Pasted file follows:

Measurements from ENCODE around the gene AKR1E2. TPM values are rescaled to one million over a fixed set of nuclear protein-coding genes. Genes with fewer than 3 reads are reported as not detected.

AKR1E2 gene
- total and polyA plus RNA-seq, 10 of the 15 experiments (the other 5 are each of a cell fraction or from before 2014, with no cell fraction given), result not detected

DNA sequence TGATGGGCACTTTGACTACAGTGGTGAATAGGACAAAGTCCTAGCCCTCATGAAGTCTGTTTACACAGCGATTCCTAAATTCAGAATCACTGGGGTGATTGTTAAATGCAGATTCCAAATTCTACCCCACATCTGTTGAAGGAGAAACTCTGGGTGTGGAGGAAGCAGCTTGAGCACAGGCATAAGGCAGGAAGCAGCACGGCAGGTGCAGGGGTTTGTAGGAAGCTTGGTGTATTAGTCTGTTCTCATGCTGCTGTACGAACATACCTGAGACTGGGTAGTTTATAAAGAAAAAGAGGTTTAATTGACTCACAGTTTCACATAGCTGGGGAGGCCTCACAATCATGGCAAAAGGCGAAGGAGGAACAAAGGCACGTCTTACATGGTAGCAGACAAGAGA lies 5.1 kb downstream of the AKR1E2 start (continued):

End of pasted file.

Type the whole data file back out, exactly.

Measurements from ENCODE around the gene AKR1E2. TPM values are rescaled to one million over a fixed set of nuclear protein-coding genes. Genes with fewer than 3 reads are reported as not detected.

AKR1E2 gene
- total and polyA plus RNA-seq, 10 of the 15 experiments (the other 5 are each of a cell fraction or from before 2014, with no cell fraction given), result not detected

DNA sequence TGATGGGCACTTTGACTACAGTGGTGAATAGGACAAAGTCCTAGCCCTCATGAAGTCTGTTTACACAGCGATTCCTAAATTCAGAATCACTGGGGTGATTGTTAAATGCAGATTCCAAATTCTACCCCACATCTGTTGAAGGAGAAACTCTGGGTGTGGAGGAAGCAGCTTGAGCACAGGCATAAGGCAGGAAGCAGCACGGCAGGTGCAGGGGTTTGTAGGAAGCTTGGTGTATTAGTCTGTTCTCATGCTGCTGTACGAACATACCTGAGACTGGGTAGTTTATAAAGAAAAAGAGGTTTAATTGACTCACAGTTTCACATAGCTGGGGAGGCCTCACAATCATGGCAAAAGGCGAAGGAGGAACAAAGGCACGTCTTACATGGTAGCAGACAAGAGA lies 5.1 kb downstream of the AKR1E2 start (continued):